- The mediator/salesperson: Not only are interests different between stakeholders – they are often polarized and in direct contention. Conflict resolution, negotiation, persuasion and selling ideas are important techniques that need to be applied.
- The sociologist: Stakeholder biases and opinions are strongly tied to their culture. In order to manage their expectations effectively, understand and respect cultural factors in solution design.
- The investigator: Critical to developing expectation management strategies is any information related to previous changes in the organization. These include lessons learned and as much information about stakeholder opinions, preferences and potential biases.
In conclusion, stakeholder expectation management is complex. Rather than applying a prescriptive approach, exploring multiple strategies targeted to meeting diverse stakeholder expectations can make the difference between success and failure.
About the Author
Ruchira Chatterjee, MA, PMP, CMC
Ruchira has over thirty years of experience transforming and managing progressively larger and more complex departments and projects. She has held senior corporate positions such as Program Director in Wealth Management, Director Client Services in IT, Director Model Operations of a Property Casualty Division, managed Application Development and Business Systems functions and has several years of management consulting experience with SPM Group and most recently Diabsolut.
With over 25 years of direct management consulting and business transformation experience, Ruchira has led a significant number of successful consulting assignments in both IT and business areas. She is equally comfortable in both private and public sectors. In addition to her consulting expertise Ruchira has directed very large and complex initiatives to the delight of her clients. She has recently led transformational initiatives in the public sector involving significant number of external stakeholders (industry, aboriginal communities, and the public). She successfully directed the transition of a Facilities Management outsourcing program for a client representing $400 million annual revenue. She was the Program Director on a Wealth Management acquisition initiative with $35 million annual budget. She managed a program to bring about operational and technology transformation of a Property Casualty Insurance business division. On multiple occasions she has held accountability for projects/programs to bring about organizational changes, start up new departments and functions and implement significant change initiatives. She is a subject matter expert in portfolio, program and project management as well as change management and its impact on organizational culture and successful execution of strategy. Ruchira was the Practice Lead for Program Management at SPM.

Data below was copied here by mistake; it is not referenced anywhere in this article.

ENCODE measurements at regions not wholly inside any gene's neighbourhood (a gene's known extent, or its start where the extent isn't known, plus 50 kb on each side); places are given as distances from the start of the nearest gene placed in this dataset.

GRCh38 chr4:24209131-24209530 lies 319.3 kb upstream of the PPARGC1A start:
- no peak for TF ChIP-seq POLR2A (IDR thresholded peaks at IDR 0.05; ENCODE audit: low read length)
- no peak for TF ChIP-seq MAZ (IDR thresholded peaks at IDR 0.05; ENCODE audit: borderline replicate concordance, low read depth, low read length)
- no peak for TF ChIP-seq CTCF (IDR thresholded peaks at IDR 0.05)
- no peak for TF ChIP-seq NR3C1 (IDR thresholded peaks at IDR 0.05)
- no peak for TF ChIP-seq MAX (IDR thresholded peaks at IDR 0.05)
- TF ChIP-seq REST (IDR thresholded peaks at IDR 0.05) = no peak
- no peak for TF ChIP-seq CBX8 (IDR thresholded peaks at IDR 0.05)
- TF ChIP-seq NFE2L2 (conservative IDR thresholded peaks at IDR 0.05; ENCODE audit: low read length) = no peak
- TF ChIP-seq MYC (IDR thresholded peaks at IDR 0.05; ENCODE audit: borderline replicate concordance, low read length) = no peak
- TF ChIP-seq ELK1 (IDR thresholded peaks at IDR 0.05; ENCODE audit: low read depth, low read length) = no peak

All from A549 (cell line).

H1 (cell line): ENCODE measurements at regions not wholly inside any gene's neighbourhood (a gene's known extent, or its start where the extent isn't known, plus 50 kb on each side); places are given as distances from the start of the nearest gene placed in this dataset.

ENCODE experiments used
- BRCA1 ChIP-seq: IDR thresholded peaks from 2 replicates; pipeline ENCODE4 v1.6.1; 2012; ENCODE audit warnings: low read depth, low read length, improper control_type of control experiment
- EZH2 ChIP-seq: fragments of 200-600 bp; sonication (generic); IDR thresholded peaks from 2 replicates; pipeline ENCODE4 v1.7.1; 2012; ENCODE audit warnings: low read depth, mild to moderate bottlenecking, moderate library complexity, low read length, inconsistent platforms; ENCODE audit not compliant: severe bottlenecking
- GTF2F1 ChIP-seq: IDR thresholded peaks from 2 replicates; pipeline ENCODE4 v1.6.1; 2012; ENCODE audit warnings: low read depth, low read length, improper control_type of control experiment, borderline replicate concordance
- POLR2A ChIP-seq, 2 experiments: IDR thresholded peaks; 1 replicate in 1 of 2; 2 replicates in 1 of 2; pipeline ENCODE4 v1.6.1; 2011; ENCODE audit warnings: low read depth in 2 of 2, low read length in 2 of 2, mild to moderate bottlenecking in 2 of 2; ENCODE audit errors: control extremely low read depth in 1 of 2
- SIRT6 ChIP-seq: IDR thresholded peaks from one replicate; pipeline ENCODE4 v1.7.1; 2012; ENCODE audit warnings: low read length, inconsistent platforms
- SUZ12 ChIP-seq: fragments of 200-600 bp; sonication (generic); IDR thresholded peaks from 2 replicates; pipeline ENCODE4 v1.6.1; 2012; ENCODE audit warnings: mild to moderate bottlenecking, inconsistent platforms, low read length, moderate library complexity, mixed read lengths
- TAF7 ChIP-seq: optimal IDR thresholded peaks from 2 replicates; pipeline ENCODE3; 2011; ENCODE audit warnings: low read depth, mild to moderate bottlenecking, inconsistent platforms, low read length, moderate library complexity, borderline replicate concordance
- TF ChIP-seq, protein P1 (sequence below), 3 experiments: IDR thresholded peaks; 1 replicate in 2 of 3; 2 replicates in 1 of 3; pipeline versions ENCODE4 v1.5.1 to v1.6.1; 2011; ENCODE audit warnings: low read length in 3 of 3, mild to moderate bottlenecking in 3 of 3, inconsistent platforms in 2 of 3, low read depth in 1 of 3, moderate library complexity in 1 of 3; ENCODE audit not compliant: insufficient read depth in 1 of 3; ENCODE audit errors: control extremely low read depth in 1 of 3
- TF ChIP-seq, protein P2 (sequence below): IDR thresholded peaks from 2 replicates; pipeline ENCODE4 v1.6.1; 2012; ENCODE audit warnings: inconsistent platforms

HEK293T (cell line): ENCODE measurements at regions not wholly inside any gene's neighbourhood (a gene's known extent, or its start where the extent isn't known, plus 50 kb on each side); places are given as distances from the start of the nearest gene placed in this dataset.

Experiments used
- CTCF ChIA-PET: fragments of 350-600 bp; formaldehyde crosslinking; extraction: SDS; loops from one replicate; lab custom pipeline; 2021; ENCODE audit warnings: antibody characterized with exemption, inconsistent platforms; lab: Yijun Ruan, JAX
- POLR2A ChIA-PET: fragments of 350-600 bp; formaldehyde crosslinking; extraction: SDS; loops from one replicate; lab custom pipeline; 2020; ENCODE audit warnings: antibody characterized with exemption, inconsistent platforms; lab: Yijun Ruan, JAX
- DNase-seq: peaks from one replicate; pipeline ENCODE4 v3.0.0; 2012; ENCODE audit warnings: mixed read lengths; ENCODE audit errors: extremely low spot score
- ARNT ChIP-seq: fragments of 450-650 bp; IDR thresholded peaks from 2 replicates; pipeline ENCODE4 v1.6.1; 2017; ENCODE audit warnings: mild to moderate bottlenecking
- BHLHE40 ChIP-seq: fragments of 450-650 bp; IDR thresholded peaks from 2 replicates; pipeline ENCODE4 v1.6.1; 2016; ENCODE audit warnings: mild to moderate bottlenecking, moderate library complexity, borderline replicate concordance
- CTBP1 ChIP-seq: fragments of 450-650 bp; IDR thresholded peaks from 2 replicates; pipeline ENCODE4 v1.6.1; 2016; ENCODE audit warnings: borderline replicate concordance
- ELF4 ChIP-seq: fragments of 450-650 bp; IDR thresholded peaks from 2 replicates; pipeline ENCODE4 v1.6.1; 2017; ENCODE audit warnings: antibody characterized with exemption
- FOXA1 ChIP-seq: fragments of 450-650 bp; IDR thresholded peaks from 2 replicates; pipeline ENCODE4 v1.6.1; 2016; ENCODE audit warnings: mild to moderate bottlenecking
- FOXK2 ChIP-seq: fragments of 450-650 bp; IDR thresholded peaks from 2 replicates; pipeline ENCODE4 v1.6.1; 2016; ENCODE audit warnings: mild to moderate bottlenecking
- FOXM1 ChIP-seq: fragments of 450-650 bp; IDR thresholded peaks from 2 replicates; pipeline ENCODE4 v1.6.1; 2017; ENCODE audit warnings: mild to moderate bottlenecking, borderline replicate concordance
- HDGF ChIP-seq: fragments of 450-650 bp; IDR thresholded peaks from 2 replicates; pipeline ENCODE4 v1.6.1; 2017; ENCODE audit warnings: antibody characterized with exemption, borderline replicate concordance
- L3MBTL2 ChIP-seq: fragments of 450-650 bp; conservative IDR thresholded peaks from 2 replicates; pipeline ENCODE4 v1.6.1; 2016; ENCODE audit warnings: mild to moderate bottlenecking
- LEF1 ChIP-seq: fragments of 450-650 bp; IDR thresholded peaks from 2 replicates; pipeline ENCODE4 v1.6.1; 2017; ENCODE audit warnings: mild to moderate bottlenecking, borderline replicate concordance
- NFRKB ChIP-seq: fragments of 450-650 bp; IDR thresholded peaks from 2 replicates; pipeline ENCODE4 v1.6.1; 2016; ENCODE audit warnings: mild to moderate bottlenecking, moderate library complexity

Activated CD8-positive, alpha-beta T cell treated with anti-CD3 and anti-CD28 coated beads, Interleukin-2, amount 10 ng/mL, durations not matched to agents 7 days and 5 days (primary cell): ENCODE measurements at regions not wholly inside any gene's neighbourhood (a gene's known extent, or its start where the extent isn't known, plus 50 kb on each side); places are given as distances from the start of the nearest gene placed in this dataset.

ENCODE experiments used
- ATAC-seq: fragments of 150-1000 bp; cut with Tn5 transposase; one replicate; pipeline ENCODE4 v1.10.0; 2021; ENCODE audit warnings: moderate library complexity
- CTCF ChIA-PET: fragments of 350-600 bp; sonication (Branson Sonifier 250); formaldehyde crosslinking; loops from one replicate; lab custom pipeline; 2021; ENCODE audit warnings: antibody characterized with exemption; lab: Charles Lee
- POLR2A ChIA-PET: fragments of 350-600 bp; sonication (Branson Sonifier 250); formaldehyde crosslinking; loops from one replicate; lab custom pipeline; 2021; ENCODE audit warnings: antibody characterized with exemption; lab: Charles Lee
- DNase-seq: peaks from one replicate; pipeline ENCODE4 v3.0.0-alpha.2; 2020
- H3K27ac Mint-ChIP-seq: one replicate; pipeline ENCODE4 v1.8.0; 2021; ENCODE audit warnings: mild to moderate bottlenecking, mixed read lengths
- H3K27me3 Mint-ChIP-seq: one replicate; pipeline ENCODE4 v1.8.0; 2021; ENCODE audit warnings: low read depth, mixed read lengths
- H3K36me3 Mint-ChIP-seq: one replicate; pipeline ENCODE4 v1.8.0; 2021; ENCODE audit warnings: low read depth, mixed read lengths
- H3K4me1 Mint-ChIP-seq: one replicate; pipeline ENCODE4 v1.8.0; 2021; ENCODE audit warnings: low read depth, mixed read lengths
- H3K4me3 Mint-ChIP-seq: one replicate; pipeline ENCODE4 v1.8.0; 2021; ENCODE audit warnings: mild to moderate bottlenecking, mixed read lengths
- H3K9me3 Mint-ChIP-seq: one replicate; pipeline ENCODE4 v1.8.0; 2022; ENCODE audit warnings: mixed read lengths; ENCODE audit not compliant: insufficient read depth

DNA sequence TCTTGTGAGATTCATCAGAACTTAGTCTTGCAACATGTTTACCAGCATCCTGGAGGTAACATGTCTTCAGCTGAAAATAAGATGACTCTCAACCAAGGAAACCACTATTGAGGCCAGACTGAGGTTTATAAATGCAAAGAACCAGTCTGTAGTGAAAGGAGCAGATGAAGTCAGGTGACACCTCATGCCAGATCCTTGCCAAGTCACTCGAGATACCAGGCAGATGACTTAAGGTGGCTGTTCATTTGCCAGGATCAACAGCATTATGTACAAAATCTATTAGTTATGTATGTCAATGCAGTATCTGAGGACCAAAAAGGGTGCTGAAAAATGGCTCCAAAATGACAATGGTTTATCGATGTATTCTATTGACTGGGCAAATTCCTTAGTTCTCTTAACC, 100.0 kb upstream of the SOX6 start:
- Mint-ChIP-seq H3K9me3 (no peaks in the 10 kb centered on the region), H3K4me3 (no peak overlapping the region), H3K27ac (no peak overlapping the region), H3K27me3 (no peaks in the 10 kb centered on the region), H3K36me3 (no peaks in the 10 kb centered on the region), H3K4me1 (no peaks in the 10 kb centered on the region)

Ruchira is a seasoned senior consultant with excellent organizational and interpersonal skills. She has an impressive track record of successful consulting engagements and program/project implementations where she has consistently built very strong trust relationships with her clients, team members, peers and superiors. She has a reputation as a change leader. Ruchira is an excellent collaborator, facilitator and coach dealing effectively with individuals at all levels including executive leadership. She combines leadership and motivational attributes with organizational and communication skills to keep teams focused and goal oriented and achieve consistently superior results.
Ruchira holds a Masters in Economics and is a certified Project management Professional (PMP) as designated by the Project Management Institute and a Certified Management Consultant (CMC). She is certified in ADKAR- Prosci’s Change Management methodology.